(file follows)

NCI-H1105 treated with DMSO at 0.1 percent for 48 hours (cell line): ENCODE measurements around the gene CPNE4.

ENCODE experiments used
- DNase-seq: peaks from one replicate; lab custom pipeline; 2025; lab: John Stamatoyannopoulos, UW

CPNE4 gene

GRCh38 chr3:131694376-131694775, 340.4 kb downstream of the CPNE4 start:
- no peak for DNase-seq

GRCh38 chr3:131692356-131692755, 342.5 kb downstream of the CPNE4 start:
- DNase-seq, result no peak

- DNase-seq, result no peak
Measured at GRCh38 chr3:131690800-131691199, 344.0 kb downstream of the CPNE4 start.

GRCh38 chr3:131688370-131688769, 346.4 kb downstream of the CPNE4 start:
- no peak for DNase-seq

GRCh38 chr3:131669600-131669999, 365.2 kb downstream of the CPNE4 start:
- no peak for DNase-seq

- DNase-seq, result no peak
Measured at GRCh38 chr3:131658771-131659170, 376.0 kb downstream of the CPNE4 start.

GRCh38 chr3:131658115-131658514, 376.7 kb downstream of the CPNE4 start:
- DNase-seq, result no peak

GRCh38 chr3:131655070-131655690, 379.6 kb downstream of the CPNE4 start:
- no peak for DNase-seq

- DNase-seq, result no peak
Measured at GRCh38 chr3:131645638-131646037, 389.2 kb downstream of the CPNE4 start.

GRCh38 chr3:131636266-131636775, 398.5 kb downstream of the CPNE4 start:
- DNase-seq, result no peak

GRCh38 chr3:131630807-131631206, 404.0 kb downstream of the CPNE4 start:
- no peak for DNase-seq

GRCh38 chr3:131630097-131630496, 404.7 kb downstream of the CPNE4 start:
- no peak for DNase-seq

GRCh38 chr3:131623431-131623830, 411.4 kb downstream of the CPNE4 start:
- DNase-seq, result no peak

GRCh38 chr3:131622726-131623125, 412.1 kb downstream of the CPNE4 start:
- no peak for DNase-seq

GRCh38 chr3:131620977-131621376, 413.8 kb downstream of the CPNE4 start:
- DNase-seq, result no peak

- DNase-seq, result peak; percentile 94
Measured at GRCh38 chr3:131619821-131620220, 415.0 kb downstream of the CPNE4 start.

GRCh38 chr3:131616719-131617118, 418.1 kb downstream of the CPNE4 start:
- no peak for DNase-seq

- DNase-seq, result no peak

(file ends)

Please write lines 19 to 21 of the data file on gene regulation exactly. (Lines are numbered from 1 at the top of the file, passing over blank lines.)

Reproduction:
GRCh38 chr3:131655070-131655690, 379.6 kb downstream of the CPNE4 start:
- no peak for DNase-seq

- DNase-seq, result no peak